GDNF was first discovered in 1991. This makes it the first member of the GDNF family of ligands to be found. The protein is encoded in humans by the GDNF gene. The protein is quite small and does seem to promote the survival for various types of neurons. It is responsible for signalling a variety of GFRa receptors including GFRa1.
This protein has been explored as a potential treatment option for those who are suffering from Parkinson's disease. Currently, research has not shown effective results for this but Vitamin D does seem to induce GDNF expression.
One study in 2012 at the University of Bristol involved a five-week trial for individuals suffering from Parkinson 's. Through this study, the drug was provided through a port directly into the skull. This was completed so that the protein could immediately interact with damaged cells without interference. During the blind trail, there was no significant difference between those who received the placebo and those who received GDNF. However, the research did highlight evidence of the impact of Parkinson’s on the human brain.
According to studies the Glial cell line-derived neurotrophic factor does interact with the GDNF family receptor alpha 1 as well as GFRA2. The impact is observed through a range of GDNF concentrations that are largely responsible for biological activity. As such, it has been suggested that it may have an important impact on cRET independent signalling. It also demonstrates that high-affinity binding can only be measured when cRET is found to be present.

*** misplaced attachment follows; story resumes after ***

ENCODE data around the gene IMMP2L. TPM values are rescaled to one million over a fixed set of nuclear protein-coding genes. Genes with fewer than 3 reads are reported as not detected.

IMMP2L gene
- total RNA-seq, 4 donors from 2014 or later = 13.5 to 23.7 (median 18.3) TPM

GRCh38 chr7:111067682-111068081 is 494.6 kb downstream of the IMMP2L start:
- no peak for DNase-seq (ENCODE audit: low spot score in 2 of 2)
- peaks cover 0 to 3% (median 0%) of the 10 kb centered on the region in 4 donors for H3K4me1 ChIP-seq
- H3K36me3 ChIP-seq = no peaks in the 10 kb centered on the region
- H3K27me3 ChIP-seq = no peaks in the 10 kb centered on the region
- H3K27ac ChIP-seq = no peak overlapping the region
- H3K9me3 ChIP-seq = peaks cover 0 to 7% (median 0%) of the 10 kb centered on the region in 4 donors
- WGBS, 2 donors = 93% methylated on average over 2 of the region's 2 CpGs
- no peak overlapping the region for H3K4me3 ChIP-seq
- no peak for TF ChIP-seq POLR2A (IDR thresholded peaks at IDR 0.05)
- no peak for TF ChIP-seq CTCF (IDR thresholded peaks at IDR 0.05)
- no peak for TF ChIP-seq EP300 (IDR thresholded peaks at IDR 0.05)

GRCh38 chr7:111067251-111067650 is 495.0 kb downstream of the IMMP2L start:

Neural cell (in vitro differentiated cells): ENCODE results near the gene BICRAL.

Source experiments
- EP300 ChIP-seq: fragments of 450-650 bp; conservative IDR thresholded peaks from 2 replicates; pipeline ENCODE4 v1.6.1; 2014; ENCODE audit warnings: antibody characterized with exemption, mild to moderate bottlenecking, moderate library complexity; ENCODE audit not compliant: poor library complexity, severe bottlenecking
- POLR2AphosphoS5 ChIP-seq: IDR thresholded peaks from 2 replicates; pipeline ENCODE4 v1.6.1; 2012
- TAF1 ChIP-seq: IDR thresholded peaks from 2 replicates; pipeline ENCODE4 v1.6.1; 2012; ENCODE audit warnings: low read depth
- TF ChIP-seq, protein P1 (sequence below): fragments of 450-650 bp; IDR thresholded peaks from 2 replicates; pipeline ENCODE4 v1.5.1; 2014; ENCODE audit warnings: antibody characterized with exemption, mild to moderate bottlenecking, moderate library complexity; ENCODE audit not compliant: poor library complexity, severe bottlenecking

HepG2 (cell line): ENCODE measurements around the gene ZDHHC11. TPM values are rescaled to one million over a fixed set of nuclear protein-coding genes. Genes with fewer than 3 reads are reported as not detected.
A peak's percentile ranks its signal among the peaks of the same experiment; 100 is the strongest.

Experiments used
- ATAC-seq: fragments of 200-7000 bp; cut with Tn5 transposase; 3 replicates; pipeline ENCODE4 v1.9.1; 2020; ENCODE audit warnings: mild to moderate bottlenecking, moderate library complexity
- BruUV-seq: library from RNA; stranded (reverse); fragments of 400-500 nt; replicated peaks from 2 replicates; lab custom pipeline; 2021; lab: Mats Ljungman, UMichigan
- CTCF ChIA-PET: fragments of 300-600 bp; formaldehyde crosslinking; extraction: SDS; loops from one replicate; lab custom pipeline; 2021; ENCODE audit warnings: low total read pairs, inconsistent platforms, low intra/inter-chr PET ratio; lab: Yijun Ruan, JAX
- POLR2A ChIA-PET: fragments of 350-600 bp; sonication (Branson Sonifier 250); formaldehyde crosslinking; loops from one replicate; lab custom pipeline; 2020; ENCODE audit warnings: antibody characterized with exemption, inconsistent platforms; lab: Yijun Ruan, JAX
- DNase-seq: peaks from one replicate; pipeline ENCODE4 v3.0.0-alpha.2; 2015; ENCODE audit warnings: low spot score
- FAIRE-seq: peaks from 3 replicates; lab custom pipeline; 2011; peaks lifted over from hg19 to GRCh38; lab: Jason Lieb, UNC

The genes are responsible for encoding a highly conserved neurotrophic factor. It is responsible for both the survival and differentiation of dopaminergic neurons through the culture. Furthermore, it can also prevent motor neurons from apoptosis that is caused by axotomy. The protein which is encoded is then developed to a mature secreted, form. This does exist as a homodimer. This form is also a ligand for the product of the rearranged during transfection protooncogene.
As well as the transcript encoding GDNF research has found two other transcripts that encode separate, unique proteins. These are referred to as astrocyte derived factors. It is strongly believed that mutations in the gene could also be connected to Hirschsprung's disease.
One of the most significant features of GDNF is the factor that it has the ability to support the survival of both motor neurons and dopaminergic. Through both Parkinsons and ALS or amyotrophic lateral sclerosis, these populations of neurons do gradually die. This is why treatment options have been explored using GDNF as a primary form of medicine. Another function of GDNF is that it does regulate kidney development and can even impact the consumption of alcohol.
One study investigating the structure of GDNF was held under an acidic condition. During this process, the interchain disulfide bond was cleaved selectively. This revealed that Cys1010 was part of the intermolecular disulfide linkage. Furthermore, there were three other disulfides that were also identified as intramolecular linkages. The disulfide structure that was determined is thought to be incredibly homologous similar to that of transforming growth factor b2.